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  6. I have to say I never thought about putting music to fairy tales, at least not specific songs to them. I have thought about how if you added different styles of music to a fairy tale it would change how the tone of the story would be. I have to say your choices of songs seem a little dated, even though Mumford and Sons are modern their style of music reminds me of something my great grandparents would have listened to. If I would have to choose a song to represent a fairy story it would have to be Ain't No Rest For The Wicked for "Jack and the Beanstalk." You have the old man selling the magic beans who is speculated to be in league with the ogre. You have Jack who is constantly putting his life in danger to steal his fortune. Then you have the ogre himself who hunts down little children and eat them for breakfast. Not to mention the ogre's wife who probably knows that Jack is stealing from her husband, but keeps letting him in. I have to admit it is a great idea and I wish I had come up with it first.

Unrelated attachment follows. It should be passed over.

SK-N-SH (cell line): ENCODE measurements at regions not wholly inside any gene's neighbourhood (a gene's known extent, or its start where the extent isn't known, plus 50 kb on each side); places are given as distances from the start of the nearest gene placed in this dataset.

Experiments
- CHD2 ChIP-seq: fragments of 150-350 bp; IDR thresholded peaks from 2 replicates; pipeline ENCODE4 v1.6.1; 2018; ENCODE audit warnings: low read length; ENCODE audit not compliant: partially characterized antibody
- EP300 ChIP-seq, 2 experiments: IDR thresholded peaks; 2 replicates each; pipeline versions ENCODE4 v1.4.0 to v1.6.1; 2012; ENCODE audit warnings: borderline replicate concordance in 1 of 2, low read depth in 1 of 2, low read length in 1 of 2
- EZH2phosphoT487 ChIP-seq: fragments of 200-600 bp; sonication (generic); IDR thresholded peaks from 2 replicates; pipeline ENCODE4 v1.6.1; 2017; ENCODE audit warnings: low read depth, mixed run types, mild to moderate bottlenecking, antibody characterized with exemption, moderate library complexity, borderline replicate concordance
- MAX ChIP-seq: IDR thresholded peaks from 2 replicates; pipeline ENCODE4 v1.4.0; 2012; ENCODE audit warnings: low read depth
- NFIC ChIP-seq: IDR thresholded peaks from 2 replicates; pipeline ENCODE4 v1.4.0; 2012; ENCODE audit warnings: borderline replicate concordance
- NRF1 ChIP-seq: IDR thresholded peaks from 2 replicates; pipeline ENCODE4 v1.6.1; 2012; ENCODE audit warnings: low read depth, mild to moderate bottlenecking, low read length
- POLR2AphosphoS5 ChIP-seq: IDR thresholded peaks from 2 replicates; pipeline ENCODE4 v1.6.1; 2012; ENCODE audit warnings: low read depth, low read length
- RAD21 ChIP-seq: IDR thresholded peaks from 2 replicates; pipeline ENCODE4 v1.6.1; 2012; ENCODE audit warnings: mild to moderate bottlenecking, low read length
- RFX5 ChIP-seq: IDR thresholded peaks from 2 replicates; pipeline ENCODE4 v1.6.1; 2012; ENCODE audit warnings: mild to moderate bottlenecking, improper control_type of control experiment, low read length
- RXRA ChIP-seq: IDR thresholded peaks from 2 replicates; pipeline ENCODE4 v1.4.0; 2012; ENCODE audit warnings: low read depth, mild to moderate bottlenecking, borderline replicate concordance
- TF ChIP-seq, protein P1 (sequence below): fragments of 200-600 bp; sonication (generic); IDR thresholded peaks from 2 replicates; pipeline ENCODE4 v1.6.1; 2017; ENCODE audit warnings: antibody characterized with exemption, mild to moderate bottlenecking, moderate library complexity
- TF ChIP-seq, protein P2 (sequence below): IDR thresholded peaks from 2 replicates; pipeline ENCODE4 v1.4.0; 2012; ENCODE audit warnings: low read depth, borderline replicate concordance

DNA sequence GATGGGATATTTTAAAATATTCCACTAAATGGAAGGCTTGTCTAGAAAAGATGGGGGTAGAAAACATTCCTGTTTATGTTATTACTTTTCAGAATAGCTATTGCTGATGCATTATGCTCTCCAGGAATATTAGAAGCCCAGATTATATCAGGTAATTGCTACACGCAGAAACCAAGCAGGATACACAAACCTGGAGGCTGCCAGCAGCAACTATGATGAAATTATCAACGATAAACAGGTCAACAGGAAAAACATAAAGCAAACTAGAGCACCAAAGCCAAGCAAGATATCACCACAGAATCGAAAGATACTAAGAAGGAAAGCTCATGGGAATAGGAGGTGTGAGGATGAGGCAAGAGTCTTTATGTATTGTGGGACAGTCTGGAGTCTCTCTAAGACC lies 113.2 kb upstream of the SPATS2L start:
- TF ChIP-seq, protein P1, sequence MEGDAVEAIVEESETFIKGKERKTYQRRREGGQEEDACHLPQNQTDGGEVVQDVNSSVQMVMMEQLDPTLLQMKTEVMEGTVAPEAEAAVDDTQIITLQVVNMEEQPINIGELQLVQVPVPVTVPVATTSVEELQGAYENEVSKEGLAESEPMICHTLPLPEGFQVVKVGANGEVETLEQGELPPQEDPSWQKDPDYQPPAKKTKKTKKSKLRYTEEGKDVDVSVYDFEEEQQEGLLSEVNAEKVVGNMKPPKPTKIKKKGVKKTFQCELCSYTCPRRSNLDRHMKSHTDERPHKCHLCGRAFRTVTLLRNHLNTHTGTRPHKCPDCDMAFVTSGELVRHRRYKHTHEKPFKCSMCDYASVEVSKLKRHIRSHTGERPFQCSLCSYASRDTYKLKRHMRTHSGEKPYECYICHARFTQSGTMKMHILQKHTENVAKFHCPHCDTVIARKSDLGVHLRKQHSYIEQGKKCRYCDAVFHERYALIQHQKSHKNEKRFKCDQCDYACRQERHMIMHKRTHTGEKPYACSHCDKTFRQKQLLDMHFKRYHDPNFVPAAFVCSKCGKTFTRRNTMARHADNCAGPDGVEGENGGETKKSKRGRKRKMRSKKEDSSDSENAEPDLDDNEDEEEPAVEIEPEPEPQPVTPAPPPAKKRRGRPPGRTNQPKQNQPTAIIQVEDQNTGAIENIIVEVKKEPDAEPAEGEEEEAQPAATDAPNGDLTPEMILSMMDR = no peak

TJ

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  7. Very entertaining and creative post. I am a big fan of music and I often think about certain songs when I see movies, shows, or even pictures. I really like the “Helter Skelter” comparison, I don’t think I could have ever come up with that on my own but some good points are brought up here. I like the breaking of his crown being described as a “helter skeltered sense to his demise”. After reading other comments I’m not sure if I should mention other lyrics that I see connections to so I will stay on the safe side and keep those to myself. I also greatly enjoy the photo by Peter Newell. Growing up when I heard stories of “Jack and the Beanstalk,” I always imagined the ogre to look very similar to this. I picture him being several stories tall, with long hair, and a full beard, I love it!

    - Thomas L